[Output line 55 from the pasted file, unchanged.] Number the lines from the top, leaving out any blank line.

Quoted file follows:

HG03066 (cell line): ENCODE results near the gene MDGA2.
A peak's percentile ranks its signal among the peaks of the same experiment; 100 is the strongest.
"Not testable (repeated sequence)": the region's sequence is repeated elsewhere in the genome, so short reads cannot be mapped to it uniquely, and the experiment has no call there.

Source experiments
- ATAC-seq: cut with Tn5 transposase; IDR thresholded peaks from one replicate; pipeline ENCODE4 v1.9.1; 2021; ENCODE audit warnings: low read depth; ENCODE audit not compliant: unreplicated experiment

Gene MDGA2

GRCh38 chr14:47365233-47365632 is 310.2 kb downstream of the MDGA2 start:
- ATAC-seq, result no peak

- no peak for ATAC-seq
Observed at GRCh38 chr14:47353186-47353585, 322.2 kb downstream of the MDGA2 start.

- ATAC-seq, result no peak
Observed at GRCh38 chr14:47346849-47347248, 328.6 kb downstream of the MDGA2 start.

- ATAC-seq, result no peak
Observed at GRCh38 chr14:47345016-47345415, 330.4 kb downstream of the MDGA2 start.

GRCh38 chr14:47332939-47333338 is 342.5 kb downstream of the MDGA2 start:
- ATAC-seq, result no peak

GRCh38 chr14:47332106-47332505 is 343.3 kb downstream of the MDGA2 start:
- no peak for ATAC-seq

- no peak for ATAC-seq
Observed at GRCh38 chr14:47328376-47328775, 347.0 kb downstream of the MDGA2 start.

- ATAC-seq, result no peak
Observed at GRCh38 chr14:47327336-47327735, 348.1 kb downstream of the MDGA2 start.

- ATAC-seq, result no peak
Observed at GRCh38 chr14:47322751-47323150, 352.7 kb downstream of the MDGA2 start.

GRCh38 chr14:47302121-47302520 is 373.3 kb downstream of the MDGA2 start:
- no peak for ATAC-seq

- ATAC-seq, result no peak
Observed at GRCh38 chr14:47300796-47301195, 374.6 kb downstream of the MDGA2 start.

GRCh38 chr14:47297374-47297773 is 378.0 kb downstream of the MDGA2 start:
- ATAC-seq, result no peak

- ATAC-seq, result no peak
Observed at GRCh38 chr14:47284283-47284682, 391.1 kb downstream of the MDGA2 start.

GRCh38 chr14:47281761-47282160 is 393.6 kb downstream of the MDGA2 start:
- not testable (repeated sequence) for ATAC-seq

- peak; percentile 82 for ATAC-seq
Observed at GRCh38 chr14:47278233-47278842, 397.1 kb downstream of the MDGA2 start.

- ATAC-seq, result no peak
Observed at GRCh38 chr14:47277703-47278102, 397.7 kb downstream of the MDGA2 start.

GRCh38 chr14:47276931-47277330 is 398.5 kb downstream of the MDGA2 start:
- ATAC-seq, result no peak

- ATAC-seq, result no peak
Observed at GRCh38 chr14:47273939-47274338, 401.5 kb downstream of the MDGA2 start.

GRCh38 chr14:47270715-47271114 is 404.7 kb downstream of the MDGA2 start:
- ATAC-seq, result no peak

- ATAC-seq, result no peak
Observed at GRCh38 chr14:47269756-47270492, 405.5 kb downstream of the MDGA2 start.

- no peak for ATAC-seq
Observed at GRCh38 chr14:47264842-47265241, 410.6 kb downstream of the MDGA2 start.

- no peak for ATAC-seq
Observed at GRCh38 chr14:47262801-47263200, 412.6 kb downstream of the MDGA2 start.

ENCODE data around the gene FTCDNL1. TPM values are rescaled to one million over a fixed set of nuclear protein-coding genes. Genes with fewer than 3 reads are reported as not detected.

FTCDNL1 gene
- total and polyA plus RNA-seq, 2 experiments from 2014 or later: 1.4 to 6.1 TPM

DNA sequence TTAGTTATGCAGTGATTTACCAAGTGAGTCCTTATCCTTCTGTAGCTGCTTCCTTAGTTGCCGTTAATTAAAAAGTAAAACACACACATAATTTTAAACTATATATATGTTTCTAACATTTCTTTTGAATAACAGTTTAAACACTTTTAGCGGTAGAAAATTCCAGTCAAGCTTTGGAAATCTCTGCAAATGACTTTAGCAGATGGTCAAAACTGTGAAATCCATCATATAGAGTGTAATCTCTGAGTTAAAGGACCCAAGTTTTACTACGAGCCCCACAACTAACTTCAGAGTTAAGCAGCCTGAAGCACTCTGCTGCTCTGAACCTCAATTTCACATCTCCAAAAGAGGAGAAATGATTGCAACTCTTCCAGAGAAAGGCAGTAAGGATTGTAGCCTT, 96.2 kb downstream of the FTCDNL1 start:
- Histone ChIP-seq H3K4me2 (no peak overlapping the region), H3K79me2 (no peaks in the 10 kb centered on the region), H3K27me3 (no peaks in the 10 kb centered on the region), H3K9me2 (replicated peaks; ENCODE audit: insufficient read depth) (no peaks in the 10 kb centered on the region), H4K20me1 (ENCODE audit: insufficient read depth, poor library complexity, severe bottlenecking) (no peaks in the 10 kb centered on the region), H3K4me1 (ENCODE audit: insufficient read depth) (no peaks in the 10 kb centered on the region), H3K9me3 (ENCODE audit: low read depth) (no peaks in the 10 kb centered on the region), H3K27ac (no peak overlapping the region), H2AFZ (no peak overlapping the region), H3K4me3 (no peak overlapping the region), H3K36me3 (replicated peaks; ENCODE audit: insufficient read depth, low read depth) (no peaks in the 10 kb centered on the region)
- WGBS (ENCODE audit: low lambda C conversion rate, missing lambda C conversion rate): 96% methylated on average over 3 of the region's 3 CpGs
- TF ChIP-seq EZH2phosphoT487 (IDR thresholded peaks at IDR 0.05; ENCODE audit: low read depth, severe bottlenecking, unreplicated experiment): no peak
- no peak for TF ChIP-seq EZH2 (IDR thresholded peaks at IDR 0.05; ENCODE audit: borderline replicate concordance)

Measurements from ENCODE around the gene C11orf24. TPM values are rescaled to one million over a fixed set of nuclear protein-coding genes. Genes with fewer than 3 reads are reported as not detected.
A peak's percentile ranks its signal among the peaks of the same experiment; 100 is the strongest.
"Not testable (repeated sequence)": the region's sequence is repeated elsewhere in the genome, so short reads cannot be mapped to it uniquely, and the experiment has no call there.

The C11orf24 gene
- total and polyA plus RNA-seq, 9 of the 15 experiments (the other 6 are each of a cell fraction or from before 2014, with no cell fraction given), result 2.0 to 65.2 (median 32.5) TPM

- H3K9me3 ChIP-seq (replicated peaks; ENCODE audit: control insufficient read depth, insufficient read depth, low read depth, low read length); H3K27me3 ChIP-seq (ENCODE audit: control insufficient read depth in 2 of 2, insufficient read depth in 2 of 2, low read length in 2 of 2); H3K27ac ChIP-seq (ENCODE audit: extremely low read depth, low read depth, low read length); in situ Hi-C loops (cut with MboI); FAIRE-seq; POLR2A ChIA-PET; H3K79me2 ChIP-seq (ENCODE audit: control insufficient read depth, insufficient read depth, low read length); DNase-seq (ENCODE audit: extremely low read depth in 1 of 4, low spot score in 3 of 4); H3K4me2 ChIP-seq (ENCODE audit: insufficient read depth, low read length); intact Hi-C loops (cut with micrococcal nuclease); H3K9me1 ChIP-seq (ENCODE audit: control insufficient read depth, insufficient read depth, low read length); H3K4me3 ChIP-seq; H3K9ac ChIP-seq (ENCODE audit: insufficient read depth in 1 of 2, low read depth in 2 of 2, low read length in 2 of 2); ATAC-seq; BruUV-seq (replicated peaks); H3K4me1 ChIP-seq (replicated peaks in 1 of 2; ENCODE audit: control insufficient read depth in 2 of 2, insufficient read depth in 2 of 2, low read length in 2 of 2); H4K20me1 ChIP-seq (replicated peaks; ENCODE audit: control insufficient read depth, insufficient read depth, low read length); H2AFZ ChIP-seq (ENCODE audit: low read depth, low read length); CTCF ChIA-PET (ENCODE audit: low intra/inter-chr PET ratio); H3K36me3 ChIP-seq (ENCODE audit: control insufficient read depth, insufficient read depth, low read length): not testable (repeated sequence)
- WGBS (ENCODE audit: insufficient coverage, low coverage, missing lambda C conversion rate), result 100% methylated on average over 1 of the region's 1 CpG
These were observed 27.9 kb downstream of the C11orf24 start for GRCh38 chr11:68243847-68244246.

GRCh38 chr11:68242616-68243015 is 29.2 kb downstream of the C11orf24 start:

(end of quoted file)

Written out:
- Histone ChIP-seq H3K4me2 (no peak overlapping the region), H3K79me2 (no peaks in the 10 kb centered on the region), H3K27me3 (no peaks in the 10 kb centered on the region), H3K9me2 (replicated peaks; ENCODE audit: insufficient read depth) (no peaks in the 10 kb centered on the region), H4K20me1 (ENCODE audit: insufficient read depth, poor library complexity, severe bottlenecking) (no peaks in the 10 kb centered on the region), H3K4me1 (ENCODE audit: insufficient read depth) (no peaks in the 10 kb centered on the region), H3K9me3 (ENCODE audit: low read depth) (no peaks in the 10 kb centered on the region), H3K27ac (no peak overlapping the region), H2AFZ (no peak overlapping the region), H3K4me3 (no peak overlapping the region), H3K36me3 (replicated peaks; ENCODE audit: insufficient read depth, low read depth) (no peaks in the 10 kb centered on the region)